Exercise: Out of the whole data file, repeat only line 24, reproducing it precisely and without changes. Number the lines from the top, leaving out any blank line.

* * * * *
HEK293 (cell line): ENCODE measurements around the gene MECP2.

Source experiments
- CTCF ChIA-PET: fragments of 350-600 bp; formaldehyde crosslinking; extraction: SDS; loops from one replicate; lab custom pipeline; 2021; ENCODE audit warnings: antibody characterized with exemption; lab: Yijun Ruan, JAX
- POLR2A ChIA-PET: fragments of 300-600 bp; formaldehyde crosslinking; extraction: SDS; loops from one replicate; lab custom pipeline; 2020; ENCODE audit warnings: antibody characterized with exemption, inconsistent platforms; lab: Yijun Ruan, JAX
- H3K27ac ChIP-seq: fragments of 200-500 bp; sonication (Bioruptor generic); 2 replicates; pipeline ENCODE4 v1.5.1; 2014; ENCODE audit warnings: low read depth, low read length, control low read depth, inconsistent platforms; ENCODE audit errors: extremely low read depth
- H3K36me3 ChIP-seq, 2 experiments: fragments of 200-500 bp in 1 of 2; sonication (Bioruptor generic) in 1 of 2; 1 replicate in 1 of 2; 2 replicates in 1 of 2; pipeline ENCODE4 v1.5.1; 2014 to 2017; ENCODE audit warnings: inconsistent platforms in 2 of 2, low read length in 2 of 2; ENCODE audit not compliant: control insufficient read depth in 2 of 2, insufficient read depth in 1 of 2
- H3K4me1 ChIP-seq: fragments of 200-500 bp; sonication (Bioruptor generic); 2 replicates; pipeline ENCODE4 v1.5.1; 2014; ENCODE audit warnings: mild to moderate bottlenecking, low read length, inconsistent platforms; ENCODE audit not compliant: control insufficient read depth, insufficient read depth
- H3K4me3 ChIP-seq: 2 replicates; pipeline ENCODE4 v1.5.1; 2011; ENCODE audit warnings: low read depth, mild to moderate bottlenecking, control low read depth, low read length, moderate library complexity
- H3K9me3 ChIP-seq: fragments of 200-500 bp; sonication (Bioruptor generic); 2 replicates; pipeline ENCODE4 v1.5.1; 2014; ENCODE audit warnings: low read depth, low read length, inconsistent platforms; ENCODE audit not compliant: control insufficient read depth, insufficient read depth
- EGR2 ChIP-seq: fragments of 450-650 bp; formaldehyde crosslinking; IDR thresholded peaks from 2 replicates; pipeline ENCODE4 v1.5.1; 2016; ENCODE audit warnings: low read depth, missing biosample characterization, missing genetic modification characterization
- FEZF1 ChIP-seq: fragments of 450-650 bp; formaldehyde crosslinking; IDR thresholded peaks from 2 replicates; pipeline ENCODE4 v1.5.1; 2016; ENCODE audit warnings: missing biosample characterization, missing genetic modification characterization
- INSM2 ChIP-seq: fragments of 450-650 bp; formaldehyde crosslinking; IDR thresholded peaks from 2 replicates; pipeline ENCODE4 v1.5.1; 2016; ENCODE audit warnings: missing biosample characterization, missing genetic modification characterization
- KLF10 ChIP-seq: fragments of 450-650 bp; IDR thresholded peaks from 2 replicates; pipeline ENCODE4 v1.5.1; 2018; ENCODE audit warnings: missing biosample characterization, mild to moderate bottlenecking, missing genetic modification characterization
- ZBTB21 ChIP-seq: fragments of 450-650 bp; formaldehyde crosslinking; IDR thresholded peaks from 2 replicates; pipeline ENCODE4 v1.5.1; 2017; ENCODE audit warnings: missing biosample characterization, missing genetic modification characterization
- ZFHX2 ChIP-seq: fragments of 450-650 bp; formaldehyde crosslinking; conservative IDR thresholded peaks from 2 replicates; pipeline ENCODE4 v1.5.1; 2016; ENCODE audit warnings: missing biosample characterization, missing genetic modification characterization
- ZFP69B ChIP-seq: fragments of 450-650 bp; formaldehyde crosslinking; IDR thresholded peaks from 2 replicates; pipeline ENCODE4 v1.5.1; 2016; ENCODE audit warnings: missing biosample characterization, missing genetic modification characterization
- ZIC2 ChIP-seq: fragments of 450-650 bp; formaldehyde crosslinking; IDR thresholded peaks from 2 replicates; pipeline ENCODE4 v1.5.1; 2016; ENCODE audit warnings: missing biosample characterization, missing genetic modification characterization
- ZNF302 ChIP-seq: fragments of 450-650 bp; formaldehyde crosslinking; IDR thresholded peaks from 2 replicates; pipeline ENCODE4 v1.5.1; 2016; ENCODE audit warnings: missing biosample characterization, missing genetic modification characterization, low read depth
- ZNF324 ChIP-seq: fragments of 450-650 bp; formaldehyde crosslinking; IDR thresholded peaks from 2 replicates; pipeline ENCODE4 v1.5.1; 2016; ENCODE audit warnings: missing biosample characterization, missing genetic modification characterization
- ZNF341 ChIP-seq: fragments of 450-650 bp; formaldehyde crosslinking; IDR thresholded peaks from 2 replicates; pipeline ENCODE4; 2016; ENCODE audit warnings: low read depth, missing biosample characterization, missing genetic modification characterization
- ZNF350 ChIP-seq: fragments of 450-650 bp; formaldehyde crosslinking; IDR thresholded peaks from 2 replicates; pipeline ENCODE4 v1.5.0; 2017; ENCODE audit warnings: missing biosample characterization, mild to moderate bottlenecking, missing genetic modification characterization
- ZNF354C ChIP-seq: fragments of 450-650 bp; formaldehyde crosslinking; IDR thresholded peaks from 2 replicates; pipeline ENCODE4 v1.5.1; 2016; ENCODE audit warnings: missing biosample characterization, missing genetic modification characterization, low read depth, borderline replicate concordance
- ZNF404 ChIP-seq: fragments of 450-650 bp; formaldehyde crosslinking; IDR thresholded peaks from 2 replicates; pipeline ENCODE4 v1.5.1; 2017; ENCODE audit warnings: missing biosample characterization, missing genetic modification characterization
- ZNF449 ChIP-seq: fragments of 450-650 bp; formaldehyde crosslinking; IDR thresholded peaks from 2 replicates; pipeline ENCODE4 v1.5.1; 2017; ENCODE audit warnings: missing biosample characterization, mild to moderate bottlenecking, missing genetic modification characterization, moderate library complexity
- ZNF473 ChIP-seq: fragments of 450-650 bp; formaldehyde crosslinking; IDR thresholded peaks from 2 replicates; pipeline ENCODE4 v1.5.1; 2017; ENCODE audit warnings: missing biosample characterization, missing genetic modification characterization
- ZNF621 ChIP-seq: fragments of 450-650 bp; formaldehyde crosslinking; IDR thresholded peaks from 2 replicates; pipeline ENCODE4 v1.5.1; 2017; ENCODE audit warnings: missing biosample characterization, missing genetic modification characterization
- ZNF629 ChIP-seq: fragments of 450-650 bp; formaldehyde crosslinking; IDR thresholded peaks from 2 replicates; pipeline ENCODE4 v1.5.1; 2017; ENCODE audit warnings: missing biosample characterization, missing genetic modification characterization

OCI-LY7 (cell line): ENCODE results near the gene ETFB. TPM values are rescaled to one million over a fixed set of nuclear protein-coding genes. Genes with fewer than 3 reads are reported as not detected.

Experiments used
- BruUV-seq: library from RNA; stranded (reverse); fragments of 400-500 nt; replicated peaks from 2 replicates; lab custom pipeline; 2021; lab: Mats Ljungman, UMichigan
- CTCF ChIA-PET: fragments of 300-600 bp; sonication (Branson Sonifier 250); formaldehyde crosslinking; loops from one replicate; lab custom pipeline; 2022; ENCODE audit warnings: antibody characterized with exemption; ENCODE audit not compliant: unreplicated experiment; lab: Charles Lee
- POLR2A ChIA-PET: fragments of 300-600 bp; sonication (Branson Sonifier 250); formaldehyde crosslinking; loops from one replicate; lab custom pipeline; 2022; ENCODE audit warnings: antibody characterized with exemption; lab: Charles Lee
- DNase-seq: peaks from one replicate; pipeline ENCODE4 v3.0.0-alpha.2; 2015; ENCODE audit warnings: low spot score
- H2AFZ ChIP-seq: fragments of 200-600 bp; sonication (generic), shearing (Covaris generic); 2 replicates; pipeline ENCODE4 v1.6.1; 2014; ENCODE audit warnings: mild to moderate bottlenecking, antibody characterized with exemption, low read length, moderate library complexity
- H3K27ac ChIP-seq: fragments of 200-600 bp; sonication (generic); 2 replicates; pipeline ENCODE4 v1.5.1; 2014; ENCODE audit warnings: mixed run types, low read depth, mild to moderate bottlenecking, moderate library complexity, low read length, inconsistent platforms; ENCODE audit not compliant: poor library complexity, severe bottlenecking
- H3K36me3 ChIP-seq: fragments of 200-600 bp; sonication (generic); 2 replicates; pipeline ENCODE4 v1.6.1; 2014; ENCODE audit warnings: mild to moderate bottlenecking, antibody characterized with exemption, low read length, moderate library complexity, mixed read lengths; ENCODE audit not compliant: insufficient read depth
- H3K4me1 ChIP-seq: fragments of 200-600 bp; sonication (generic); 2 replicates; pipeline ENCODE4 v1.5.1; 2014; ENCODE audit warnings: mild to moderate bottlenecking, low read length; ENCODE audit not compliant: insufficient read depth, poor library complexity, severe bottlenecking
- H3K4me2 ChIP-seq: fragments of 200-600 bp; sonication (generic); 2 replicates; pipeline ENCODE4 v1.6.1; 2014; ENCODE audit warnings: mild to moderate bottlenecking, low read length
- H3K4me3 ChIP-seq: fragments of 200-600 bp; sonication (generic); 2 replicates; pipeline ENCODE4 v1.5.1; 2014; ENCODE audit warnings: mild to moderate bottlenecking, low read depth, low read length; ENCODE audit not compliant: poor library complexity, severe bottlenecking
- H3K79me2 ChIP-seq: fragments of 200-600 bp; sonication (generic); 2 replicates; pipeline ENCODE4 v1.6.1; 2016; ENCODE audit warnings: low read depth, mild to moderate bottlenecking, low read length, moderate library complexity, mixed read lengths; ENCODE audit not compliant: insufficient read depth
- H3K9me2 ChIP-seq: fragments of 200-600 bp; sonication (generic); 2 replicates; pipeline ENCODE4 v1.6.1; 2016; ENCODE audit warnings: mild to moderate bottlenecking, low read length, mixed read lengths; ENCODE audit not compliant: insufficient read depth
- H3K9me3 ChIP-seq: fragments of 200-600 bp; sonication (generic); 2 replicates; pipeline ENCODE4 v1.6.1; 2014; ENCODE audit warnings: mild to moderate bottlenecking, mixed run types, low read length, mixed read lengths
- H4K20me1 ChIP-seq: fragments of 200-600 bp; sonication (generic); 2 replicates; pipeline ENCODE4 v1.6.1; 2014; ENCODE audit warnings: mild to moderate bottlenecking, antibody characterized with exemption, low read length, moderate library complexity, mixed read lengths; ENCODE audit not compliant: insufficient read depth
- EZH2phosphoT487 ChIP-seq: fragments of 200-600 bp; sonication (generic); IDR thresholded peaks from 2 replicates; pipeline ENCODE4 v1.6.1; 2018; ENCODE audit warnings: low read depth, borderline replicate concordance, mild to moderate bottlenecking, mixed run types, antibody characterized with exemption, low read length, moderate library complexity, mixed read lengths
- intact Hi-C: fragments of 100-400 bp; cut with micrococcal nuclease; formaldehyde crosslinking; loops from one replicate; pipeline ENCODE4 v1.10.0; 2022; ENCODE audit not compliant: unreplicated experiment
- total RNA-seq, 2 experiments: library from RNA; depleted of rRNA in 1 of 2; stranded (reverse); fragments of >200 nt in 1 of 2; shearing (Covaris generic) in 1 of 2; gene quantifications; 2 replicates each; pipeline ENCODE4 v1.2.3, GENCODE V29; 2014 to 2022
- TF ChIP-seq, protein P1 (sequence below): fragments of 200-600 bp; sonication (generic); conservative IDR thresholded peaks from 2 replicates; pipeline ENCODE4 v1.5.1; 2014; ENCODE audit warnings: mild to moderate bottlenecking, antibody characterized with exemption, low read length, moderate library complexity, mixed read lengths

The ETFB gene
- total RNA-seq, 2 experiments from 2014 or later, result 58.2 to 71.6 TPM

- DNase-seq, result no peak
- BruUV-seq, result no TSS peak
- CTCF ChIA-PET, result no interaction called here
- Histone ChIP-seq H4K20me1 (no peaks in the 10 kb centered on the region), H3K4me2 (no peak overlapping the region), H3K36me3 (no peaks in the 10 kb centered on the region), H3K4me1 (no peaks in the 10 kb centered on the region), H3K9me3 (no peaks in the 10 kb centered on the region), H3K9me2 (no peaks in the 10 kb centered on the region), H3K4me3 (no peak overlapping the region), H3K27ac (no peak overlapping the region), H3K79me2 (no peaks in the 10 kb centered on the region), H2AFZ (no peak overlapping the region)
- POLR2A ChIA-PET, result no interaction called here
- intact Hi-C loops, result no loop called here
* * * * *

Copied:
- ZNF449 ChIP-seq: fragments of 450-650 bp; formaldehyde crosslinking; IDR thresholded peaks from 2 replicates; pipeline ENCODE4 v1.5.1; 2017; ENCODE audit warnings: missing biosample characterization, mild to moderate bottlenecking, missing genetic modification characterization, moderate library complexity